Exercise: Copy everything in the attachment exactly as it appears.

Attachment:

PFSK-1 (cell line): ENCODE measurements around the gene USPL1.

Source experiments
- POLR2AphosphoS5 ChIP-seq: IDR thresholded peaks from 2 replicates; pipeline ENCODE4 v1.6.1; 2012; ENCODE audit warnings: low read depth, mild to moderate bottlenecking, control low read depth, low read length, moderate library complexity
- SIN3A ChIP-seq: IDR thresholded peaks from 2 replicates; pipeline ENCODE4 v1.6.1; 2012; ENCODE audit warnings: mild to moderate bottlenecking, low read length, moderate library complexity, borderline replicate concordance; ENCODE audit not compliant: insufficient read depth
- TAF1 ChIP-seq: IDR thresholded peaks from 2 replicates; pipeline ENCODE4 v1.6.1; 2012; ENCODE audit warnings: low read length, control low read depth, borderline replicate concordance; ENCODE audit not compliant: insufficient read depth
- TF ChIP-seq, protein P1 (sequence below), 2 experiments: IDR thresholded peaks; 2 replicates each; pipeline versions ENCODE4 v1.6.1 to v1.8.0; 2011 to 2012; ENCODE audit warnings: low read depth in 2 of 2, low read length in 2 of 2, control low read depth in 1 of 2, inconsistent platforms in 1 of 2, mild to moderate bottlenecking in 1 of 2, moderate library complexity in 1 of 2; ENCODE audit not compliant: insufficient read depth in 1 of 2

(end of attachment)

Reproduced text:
PFSK-1 (cell line): ENCODE measurements around the gene USPL1.

Source experiments
- POLR2AphosphoS5 ChIP-seq: IDR thresholded peaks from 2 replicates; pipeline ENCODE4 v1.6.1; 2012; ENCODE audit warnings: low read depth, mild to moderate bottlenecking, control low read depth, low read length, moderate library complexity
- SIN3A ChIP-seq: IDR thresholded peaks from 2 replicates; pipeline ENCODE4 v1.6.1; 2012; ENCODE audit warnings: mild to moderate bottlenecking, low read length, moderate library complexity, borderline replicate concordance; ENCODE audit not compliant: insufficient read depth
- TAF1 ChIP-seq: IDR thresholded peaks from 2 replicates; pipeline ENCODE4 v1.6.1; 2012; ENCODE audit warnings: low read length, control low read depth, borderline replicate concordance; ENCODE audit not compliant: insufficient read depth
- TF ChIP-seq, protein P1 (sequence below), 2 experiments: IDR thresholded peaks; 2 replicates each; pipeline versions ENCODE4 v1.6.1 to v1.8.0; 2011 to 2012; ENCODE audit warnings: low read depth in 2 of 2, low read length in 2 of 2, control low read depth in 1 of 2, inconsistent platforms in 1 of 2, mild to moderate bottlenecking in 1 of 2, moderate library complexity in 1 of 2; ENCODE audit not compliant: insufficient read depth in 1 of 2